We’re highlighting the life and music of pioneering women in classical music every weekday during March for Women's History Month.
Élisabeth Jacquet de la Guerre was born in Paris, France, in 1665 to a wealthy family of musicians and instrument manufacturers, especially harpsichords. A child prodigy, by the age of five she performed at the court of Louis XIV and at about 15 became a member of the court orchestra. At 19 she left the court to be married and now began to compose, dedicating her music to the King with whom she retained favorable ties.
At the age of 22 in 1687 she published her first work, a collection of harpsichord pieces; a rare production for any composer in 17th century France. Her next published work didn’t appear until after the death of her husband in 1704; that collection of 1707 demonstrated various styles of music and performance techniques. Publication of cantatas on sacred themes followed in 1708 and 1711, then in 1715 cantatas on secular themes.
One of de la Guerre’s most notable accomplishments came in 1694 when she became the first woman in France to publish an opera. Lasting no more than six performances, the failure could be attributed to the libretto which was poorly structured and complicated. However, the music was well received and published.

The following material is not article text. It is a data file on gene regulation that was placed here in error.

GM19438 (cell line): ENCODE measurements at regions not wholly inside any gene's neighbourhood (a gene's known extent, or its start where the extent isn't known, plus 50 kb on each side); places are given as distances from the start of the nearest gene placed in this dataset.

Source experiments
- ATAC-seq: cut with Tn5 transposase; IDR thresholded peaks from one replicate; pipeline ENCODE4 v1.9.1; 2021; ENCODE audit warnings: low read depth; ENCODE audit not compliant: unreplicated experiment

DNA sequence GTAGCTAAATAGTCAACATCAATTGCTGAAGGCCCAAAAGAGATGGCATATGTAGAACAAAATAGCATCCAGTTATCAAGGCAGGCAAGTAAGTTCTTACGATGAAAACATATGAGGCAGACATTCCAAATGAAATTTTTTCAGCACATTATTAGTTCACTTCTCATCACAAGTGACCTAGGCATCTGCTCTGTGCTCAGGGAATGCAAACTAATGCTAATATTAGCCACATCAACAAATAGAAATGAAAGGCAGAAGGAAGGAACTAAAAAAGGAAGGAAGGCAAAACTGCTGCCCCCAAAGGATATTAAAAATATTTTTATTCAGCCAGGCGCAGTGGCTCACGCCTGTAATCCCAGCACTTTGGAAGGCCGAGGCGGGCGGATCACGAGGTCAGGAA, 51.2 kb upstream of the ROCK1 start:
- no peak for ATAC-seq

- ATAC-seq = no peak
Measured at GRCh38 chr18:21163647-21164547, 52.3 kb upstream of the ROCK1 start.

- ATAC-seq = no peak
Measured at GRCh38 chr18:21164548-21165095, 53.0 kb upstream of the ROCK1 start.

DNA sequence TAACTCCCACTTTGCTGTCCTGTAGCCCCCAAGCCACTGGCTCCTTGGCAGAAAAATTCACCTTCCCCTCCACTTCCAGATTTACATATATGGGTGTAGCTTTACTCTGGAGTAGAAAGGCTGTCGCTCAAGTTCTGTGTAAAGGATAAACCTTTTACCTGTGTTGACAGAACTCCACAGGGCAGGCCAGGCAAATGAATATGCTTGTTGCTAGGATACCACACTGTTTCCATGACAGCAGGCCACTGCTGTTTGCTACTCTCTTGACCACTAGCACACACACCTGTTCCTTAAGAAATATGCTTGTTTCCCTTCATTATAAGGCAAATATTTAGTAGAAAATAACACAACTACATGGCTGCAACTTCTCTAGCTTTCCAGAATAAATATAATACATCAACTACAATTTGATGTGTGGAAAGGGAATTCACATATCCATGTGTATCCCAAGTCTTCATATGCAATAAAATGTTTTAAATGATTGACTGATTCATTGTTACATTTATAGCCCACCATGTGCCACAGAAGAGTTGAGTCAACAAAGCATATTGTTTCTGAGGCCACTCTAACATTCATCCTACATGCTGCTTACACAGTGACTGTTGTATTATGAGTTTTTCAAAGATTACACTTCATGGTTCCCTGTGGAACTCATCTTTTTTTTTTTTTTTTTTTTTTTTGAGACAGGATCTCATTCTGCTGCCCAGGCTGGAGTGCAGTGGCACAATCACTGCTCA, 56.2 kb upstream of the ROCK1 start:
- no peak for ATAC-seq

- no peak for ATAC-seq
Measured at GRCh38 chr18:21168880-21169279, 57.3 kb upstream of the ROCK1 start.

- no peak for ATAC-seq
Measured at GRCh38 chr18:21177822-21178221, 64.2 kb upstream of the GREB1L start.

Jacquet de la Guerre’s reputation of excellence as a performer and composer was widely known during her lifetime, and soon after her death her status was committed to print by a notable scholar who even ignored cultural feelings of the time about female composers and praised her without reservation or qualification.
Much of this bio was based on an article at Brittanica.com; click to read more.
Wikipedia also has a fine and detailed account of her life with some works listed.